William Hanley's three-hander, set in a Brooklyn store as the news breaks of Adolf Eichmann's execution, determinedly raises every possible moral question, letting them reverberate one against another and orchestrating the occasional jangles – but never pretending to intimate even the shadows of answers. Whenever a Statement seems imminent, another perspective-shift springs up to derail it.
Lisa Forrell's direction refuses to hurry the script, so an audience needs patience in the initial phases: hip young brigand Randall and concentration-camp survivor Glas must each be established as characters before they can be undermined by gradual revelations and the developing current of interaction. The moral norm is represented (too sketchily) by Rosie, writing a thesis on the camps and having lost her bearings on her way to an abortionist – complications, you see? This overdue British première testifies not just that the world isn't simply black and white, but that the whole visible spectrum is just a fraction of what's out there. Watch and learn.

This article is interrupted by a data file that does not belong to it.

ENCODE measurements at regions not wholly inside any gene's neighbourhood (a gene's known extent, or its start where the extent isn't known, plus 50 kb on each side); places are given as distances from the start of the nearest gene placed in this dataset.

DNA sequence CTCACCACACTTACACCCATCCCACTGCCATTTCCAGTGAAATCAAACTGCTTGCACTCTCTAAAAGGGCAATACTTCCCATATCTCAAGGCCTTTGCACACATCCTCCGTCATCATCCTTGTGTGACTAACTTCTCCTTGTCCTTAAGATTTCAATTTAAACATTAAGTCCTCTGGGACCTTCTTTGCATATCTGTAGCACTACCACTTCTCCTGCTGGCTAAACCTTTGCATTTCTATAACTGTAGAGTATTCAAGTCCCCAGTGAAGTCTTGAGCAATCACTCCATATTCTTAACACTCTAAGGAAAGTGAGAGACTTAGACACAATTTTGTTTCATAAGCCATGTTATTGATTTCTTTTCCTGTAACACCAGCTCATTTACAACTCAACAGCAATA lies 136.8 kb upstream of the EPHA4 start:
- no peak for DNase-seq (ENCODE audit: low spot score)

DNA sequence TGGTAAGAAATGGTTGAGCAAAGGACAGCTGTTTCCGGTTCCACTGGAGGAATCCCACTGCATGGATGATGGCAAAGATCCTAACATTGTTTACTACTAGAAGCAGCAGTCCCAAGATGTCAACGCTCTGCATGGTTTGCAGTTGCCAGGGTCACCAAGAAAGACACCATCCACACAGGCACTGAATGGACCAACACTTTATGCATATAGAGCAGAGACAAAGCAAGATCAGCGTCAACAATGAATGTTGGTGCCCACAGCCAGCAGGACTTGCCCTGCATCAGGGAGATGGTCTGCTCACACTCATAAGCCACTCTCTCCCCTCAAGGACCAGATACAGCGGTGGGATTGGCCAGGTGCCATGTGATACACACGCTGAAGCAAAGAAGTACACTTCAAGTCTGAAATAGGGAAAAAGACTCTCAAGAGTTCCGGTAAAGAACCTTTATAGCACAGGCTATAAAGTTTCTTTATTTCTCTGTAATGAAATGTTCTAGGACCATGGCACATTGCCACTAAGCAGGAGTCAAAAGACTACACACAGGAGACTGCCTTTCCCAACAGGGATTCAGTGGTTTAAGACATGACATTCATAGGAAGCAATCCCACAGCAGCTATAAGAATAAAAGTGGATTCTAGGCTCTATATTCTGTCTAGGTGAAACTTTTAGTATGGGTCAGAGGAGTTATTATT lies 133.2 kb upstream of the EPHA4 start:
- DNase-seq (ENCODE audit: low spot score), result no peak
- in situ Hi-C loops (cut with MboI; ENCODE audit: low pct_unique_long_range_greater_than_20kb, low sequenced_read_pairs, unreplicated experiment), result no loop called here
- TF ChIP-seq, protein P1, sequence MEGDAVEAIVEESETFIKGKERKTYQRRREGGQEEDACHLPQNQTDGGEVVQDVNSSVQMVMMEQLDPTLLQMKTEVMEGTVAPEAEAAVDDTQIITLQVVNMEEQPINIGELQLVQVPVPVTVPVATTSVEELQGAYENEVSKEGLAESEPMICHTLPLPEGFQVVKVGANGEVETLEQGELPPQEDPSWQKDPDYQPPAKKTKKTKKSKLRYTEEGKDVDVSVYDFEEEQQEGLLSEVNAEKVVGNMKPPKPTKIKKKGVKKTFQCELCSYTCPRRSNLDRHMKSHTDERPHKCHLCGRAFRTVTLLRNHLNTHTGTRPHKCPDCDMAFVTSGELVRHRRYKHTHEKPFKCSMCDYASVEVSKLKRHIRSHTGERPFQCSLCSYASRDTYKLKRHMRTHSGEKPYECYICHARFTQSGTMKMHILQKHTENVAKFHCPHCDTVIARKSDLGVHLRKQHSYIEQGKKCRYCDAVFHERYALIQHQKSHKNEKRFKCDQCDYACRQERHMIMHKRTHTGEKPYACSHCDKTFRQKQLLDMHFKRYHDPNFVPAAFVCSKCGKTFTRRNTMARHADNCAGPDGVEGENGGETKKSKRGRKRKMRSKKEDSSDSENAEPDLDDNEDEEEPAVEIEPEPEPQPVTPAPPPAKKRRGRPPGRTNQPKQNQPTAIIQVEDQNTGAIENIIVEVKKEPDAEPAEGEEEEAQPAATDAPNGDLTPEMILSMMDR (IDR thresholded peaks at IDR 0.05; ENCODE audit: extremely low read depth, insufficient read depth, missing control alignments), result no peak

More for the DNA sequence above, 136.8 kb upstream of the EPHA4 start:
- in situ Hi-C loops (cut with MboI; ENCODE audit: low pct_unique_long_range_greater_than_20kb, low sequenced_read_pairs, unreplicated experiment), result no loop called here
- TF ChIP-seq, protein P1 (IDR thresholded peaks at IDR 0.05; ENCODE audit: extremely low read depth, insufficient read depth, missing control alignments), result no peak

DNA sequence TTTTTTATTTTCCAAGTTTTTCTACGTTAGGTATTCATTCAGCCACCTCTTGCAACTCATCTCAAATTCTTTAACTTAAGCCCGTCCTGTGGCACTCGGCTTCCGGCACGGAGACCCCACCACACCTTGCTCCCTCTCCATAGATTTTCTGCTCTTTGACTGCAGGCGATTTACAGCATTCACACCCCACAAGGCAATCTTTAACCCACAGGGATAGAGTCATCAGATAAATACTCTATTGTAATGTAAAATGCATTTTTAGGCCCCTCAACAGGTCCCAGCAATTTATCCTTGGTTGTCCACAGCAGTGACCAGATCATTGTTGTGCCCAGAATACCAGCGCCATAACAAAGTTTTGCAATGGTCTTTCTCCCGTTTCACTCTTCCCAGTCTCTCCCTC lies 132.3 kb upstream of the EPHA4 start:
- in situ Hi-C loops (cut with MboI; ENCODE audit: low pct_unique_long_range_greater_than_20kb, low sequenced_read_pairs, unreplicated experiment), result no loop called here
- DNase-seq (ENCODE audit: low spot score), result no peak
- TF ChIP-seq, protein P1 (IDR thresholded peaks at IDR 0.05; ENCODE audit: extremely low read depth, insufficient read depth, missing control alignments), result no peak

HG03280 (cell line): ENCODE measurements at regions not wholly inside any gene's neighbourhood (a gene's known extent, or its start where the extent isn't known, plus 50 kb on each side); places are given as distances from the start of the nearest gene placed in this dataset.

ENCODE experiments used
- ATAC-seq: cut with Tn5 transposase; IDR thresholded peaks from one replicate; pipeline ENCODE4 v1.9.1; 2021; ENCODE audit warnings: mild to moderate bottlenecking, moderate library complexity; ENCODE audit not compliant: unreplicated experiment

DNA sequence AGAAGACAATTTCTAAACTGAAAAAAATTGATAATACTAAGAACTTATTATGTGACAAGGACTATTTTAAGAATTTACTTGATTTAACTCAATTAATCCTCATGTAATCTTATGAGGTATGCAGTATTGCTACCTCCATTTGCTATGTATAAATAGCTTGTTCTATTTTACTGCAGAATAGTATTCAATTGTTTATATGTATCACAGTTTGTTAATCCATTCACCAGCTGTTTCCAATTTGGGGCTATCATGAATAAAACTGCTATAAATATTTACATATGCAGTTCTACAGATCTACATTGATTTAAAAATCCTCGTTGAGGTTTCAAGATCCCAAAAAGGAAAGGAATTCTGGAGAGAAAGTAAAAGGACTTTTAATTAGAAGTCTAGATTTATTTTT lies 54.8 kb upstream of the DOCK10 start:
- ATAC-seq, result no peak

Written for City Limits magazine.
Copyright © Ian Shuttleworth; all rights reserved.
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